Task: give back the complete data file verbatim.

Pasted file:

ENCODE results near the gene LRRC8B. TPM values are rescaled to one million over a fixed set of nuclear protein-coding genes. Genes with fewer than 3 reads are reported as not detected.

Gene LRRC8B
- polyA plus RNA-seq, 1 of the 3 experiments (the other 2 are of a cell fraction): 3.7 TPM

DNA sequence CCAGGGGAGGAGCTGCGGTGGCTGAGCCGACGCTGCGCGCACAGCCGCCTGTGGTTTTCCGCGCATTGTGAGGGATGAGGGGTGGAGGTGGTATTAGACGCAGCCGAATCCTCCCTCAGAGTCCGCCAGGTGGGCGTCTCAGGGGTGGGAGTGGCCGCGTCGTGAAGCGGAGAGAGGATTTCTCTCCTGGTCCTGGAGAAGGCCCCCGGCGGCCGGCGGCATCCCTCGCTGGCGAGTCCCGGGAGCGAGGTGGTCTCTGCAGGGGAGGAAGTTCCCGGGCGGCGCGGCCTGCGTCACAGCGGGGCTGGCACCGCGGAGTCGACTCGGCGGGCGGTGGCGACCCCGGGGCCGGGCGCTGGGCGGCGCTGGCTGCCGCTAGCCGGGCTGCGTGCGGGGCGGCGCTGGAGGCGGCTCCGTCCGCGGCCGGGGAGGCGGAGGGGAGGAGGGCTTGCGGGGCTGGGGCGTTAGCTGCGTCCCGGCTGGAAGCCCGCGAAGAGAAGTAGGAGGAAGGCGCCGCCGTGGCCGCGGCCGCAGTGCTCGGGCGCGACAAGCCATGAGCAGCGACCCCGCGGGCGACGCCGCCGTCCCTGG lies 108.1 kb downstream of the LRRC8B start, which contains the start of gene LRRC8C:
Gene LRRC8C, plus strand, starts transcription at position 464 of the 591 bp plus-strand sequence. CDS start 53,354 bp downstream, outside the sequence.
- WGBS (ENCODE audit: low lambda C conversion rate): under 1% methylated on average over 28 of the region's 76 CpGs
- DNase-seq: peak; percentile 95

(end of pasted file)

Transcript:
ENCODE results near the gene LRRC8B. TPM values are rescaled to one million over a fixed set of nuclear protein-coding genes. Genes with fewer than 3 reads are reported as not detected.

Gene LRRC8B
- polyA plus RNA-seq, 1 of the 3 experiments (the other 2 are of a cell fraction): 3.7 TPM

DNA sequence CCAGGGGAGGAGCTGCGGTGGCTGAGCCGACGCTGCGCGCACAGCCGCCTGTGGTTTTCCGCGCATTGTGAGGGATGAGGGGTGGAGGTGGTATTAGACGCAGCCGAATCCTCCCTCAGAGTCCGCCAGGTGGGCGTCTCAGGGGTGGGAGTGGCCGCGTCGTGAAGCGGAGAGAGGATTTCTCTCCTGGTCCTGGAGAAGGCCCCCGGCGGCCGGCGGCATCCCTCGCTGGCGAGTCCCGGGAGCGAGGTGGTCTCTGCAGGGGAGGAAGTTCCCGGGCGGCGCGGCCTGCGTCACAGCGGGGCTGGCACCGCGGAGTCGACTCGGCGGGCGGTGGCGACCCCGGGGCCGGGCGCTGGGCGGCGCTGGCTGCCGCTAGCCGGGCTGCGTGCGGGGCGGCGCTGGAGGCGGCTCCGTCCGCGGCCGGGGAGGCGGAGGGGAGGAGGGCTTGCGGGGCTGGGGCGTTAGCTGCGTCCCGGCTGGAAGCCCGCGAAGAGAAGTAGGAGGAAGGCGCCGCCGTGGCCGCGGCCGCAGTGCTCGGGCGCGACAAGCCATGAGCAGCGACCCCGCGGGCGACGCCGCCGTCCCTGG lies 108.1 kb downstream of the LRRC8B start, which contains the start of gene LRRC8C:
Gene LRRC8C, plus strand, starts transcription at position 464 of the 591 bp plus-strand sequence. CDS start 53,354 bp downstream, outside the sequence.
- WGBS (ENCODE audit: low lambda C conversion rate): under 1% methylated on average over 28 of the region's 76 CpGs
- DNase-seq: peak; percentile 95